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It may sound French, but Pot d’Huile’s promise of a gourmet high is pure San Francisco.

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Cannabis-infused olive oil promises to make your next dinner party that much more entertaining.

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Photo: Grace Sager Photography

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Yannick Crespo isn’t really a pot guy. Though he cops to smoking up every once in a while (“when I feel uneasy at night”), he’s more of a wine connoisseur, the kind who makes vineyard pilgrimages to South Africa and Argentina. But he’s also a millennial San Franciscan with roommates, and two years ago, Crespo and one such roommate, John Bradbury, started brainstorming.

“John is an avid cannabis enthusiast, and I’m an avid foodie,” says Crespo, who at the time worked in finance. “And we were talking about how the cannabis space in San Francisco is peculiar: There’s a huge cannabis culture and food culture here, and yet the cannabis edibles market is extremely lacking.” Crespo and Bradbury stayed up late into the night, mulling a solution to the problem, until it finally dawned on them: olive oil. Or, more specifically, an odorless, neutrally flavored, precisely dosed cannabis-infused olive oil that would appeal to the very specific market of adventurous home cooks who want to know exactly how much magic they’re getting in their brownies, so to speak. Thus inspired, the pair began experimenting, eventually joining forces with Allison Comiso Bordsen, a biochemist who figured out how to give the oil a consistent, specific dosage. And finally, late last year, Pot d’Huile was born.

When it hits the shelves of local dispensaries in late January, Pot d’Huile, which retails at $30 for 100 milliliters, will join a burgeoning class of edibles designed to cater to more discerning palates. And thanks to the passage of Proposition 64, it will do so at a pivotal time for the cannabis industry, with private supper clubs hosting multicourse joint-pairing dinners, a small but very merry band of chefs proselytizing a brand of elevated cannabis cuisine, and higher-end dispensaries like SPARC and Harvest sprouting from SoMa to the Richmond. 

There has, in other words, been no better time in history for Crespo to announce, with no hint of irony, that he and his business partners “see ourselves as a lifestyle brand.” Pot d’Huile, he explains, is “about enjoying the dish’s flavor benefits along with reaping the benefits afterwards. It’s the holistic experience we’re after.” Of course, the holistic experience of being a cannabis entrepreneur these days is a somewhat more fraught affair. “A lot of people, whether they want to run a dispensary or edibles company, do napkin calculations and think it’s profitable,” says SPARC founder Erich Pearson. “Then they discover it’s not the easy ticket they thought it was. There’s real competition and real science out there.”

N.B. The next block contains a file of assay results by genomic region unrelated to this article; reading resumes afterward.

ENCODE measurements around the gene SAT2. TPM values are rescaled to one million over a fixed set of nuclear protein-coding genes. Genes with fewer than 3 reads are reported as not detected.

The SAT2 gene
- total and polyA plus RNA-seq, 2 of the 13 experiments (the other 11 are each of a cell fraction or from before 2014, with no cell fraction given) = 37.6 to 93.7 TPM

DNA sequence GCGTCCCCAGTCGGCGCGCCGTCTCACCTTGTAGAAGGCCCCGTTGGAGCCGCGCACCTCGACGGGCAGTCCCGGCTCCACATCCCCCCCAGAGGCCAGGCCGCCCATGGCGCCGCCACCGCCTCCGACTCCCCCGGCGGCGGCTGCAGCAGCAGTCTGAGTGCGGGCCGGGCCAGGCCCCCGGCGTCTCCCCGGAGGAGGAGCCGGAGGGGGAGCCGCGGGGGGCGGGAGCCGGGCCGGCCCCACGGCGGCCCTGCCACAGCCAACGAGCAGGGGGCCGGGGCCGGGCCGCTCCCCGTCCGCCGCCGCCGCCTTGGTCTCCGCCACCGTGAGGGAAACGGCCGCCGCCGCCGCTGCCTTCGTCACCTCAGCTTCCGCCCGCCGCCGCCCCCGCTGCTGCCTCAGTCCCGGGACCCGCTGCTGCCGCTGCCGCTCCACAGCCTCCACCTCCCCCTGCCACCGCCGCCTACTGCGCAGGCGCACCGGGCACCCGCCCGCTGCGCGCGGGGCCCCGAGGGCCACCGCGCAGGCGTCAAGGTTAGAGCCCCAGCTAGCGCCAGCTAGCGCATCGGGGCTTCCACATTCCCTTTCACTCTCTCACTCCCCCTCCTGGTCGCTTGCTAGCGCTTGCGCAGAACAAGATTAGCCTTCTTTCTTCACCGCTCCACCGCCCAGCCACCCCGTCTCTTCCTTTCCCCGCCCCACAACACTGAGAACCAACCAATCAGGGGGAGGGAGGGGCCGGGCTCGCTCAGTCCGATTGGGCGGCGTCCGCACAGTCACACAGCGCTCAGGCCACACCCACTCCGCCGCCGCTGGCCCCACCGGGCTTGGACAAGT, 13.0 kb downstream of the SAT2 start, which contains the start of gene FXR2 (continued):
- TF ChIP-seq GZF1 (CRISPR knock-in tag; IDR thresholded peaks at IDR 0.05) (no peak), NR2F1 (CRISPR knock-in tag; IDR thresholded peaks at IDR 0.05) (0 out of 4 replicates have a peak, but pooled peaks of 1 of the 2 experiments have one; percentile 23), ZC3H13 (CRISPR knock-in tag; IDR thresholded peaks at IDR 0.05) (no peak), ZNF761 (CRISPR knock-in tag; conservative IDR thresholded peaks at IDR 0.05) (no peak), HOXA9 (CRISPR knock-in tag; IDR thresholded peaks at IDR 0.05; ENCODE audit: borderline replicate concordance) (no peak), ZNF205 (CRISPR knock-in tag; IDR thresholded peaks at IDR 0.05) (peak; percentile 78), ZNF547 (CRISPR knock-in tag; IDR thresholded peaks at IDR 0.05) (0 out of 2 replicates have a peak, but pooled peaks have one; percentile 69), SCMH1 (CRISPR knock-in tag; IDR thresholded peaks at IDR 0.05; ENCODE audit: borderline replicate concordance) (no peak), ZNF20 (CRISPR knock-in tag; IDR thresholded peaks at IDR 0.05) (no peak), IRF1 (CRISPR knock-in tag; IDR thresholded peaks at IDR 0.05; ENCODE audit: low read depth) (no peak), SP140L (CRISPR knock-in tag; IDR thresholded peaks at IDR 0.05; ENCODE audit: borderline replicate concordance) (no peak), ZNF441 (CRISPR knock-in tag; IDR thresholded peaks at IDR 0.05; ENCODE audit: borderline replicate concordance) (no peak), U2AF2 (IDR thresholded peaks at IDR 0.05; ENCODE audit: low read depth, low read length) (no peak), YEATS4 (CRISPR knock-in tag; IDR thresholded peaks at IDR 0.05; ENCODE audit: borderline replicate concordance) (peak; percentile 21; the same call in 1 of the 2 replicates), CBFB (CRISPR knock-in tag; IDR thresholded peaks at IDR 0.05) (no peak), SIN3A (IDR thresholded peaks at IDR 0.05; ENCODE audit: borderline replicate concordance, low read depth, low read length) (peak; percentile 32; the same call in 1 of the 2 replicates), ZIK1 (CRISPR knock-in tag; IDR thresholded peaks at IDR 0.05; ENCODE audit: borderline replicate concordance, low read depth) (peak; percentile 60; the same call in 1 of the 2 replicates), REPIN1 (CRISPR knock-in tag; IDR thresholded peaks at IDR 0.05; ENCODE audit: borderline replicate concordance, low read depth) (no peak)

Plenty of small companies, Pearson says, won’t be able to comply with state regulations that legalization will impose on the industry. He hasn’t tried Pot d’Huile, but with so many would-be edibles manufacturers now entering the market, he thinks that its creators’ understanding of olive oil “is going to be a lot more valuable than their knowledge of cannabis.”

On that front, at least, Crespo’s is a legitimately premium olive oil. First of all, there’s the olives, a blend of hojiblancas and arbequinas grown at two small farms in Northern California. Then there’s the mild flavor, which bears none of the trademark funk of most edibles: A process of pure-alcohol extraction, Crespo explains, distills out the cannabis plant’s chlorophyll, which in turn removes the flavor of THC and allows the olive oil to keep its natural hue. On the weed front, there’s the oil’s one-to-one dosing ratio—one milliliter of olive oil delivers one milligram of THC—which Crespo claims is unique to his product. There’s also the fact that, unlike some edibles, it’s made not with trim but with whole flowers, where the desirable cannabinoids are most highly concentrated. Most of all, Crespo likes to tout the oil’s versatility. He’s engaged a few local chefs, including Lolo’s Jorge Martinez, to create recipes for the oil, which he says can be used for sautéeing, finishing, and baking. Martinez, who has made octopus carpaccio and crab tostadas with it, praises its consistency, along with its “relaxing sensation.”

Crespo has been courting more chefs, but he acknowledges that cannabis olive oil has met with “some pushback” from certain well-known individuals who don’t want to compromise their professional reputations. Still, he’s convinced that he is part of the next iteration of the food movement, and that time (and legality) will continue to open minds. “I’m never going to have a Michelin star,” he says. “But maybe one day I can produce a product that will be served in a Michelin-starred restaurant.”

 

Originally published in the February issue of San Francisco 

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